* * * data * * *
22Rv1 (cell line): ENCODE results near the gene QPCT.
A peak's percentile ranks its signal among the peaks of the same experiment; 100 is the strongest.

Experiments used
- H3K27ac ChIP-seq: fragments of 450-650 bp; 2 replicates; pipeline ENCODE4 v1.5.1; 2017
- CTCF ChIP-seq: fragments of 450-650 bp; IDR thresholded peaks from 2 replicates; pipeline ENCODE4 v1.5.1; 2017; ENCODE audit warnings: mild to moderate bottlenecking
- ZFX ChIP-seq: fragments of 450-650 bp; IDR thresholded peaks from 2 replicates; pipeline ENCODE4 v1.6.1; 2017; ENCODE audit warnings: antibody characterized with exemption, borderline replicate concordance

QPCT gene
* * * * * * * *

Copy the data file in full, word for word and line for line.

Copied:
22Rv1 (cell line): ENCODE results near the gene QPCT.
A peak's percentile ranks its signal among the peaks of the same experiment; 100 is the strongest.

Experiments used
- H3K27ac ChIP-seq: fragments of 450-650 bp; 2 replicates; pipeline ENCODE4 v1.5.1; 2017
- CTCF ChIP-seq: fragments of 450-650 bp; IDR thresholded peaks from 2 replicates; pipeline ENCODE4 v1.5.1; 2017; ENCODE audit warnings: mild to moderate bottlenecking
- ZFX ChIP-seq: fragments of 450-650 bp; IDR thresholded peaks from 2 replicates; pipeline ENCODE4 v1.6.1; 2017; ENCODE audit warnings: antibody characterized with exemption, borderline replicate concordance

QPCT gene